In the United States, drillers cut four oil rigs in the week to Jan. 11, bringing the total count down to 873 energy services firm Baker Hughes said in a weekly report on Friday.


US-China trade deal hopes grow as oil prices decline

Updated 19 June 2019
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US-China trade deal hopes grow as oil prices decline

  • Data suggested a smaller-than-expected fall in American crude inventories
  • Preparations underway for Donald Trump to meet Xi Jinping next week at the G20 summit in Osaka

LONDON: Oil prices declined on Wednesday as data suggested a smaller-than-expected fall in American crude inventories, as hopes for a US-China trade deal continue to grow.
Brent crude futures were down 51 cents at $61.72 a barrel.
US West Texas Intermediate crude fell 25 cents to $53.65 a barrel. On Tuesday, it had recorded its biggest daily rise since early January.
After weeks of swelling, US crude stocks fell by 812,000 barrels last week to 482 million, the American Petroleum Institute said on Tuesday, a smaller fall than the 1.1-million-barrel drop analysts had expected.
Official estimates on US crude stockpiles from the US government’s Energy Information Administration are due during afternoon trading.
US President Donald Trump offered some support, saying preparations were underway for him to meet Chinese President Xi Jinping next week at the G20 summit in Osaka, Japan, amid hopes a trade deal could be thrashed out between the two powers. Trump has repeatedly threatened China with tariffs since winning office in 2016.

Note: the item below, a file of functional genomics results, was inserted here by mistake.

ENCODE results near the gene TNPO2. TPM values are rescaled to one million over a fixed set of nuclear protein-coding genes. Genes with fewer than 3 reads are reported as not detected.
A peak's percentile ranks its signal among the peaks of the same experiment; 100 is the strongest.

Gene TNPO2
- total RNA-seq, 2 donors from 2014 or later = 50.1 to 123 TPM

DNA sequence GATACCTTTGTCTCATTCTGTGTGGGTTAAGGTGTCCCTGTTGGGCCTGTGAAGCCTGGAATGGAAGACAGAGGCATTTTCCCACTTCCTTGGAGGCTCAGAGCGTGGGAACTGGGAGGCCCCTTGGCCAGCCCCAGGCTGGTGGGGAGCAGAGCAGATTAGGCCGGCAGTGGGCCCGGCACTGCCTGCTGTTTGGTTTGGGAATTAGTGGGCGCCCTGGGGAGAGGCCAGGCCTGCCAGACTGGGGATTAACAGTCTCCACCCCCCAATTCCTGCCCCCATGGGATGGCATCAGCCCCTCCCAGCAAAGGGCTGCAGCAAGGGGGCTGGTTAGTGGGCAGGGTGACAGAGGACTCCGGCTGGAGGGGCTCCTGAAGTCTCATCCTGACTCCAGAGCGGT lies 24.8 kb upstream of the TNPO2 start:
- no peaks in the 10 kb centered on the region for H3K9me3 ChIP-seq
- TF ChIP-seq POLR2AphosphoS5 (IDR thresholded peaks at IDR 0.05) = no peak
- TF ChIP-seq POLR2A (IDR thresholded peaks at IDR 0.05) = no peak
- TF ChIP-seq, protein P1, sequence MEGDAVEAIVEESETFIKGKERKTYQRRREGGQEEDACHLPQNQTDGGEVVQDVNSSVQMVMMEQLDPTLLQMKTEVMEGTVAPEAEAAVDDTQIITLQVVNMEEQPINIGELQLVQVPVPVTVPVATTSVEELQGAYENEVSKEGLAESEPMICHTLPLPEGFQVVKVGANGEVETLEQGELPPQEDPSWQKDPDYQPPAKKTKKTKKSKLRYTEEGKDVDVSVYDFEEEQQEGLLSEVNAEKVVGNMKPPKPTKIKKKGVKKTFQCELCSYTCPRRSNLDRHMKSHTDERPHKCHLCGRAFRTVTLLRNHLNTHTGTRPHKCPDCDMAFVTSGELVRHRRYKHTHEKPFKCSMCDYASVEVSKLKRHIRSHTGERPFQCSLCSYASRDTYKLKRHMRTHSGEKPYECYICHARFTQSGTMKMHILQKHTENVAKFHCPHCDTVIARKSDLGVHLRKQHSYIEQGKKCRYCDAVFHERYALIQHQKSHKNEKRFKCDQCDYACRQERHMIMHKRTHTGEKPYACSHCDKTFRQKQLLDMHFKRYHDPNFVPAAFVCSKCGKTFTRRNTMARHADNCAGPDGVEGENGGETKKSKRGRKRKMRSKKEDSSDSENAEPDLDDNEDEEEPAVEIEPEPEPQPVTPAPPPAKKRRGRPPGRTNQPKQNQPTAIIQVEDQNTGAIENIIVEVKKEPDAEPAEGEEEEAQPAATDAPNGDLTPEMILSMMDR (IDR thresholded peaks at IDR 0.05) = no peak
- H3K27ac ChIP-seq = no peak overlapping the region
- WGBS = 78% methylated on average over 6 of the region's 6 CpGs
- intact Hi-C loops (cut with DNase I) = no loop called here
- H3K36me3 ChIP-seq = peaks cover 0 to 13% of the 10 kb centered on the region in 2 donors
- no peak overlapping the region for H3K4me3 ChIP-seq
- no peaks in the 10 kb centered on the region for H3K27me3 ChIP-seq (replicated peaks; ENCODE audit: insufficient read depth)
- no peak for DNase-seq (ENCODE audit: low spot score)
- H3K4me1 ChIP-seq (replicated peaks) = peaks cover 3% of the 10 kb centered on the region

European Central Bank President Mario Draghi also offered a boost, saying on Tuesday that he would ease policy again if inflation failed to accelerate.
Tensions remain high in the Middle East after last week’s tanker attacks. Fears of a confrontation between Iran and the US have mounted, with Washington blaming Tehran, which has denied any role.
Trump said he was prepared to take military action to stop Iran having a nuclear bomb but left open whether he would approve the use of force to protect Gulf oil supplies.
On Wednesday, oil markets shrugged off a rocket attack on a site in southern Iraq used by foreign oil companies.
“It is interesting to note that the crude oil futures market could not rally on hawks planting bombs in the Strait of Hormuz but could rally on doves planting quantitative easing,” Petromatrix’s Olivier Jakob said in a note.
“This is an oil market that doesn’t know how to react when an oil tanker blows up but knows how to react when the head of a central bank makes some noise.”
Members of the Organization of the Petroleum Exporting Countries have agreed to meet on July 1, followed by a meeting with non-OPEC allies on July 2, after weeks of wrangling over dates.
OPEC and its allies will discuss whether to extend a deal on cutting 1.2 million barrels per day of production that runs out this month.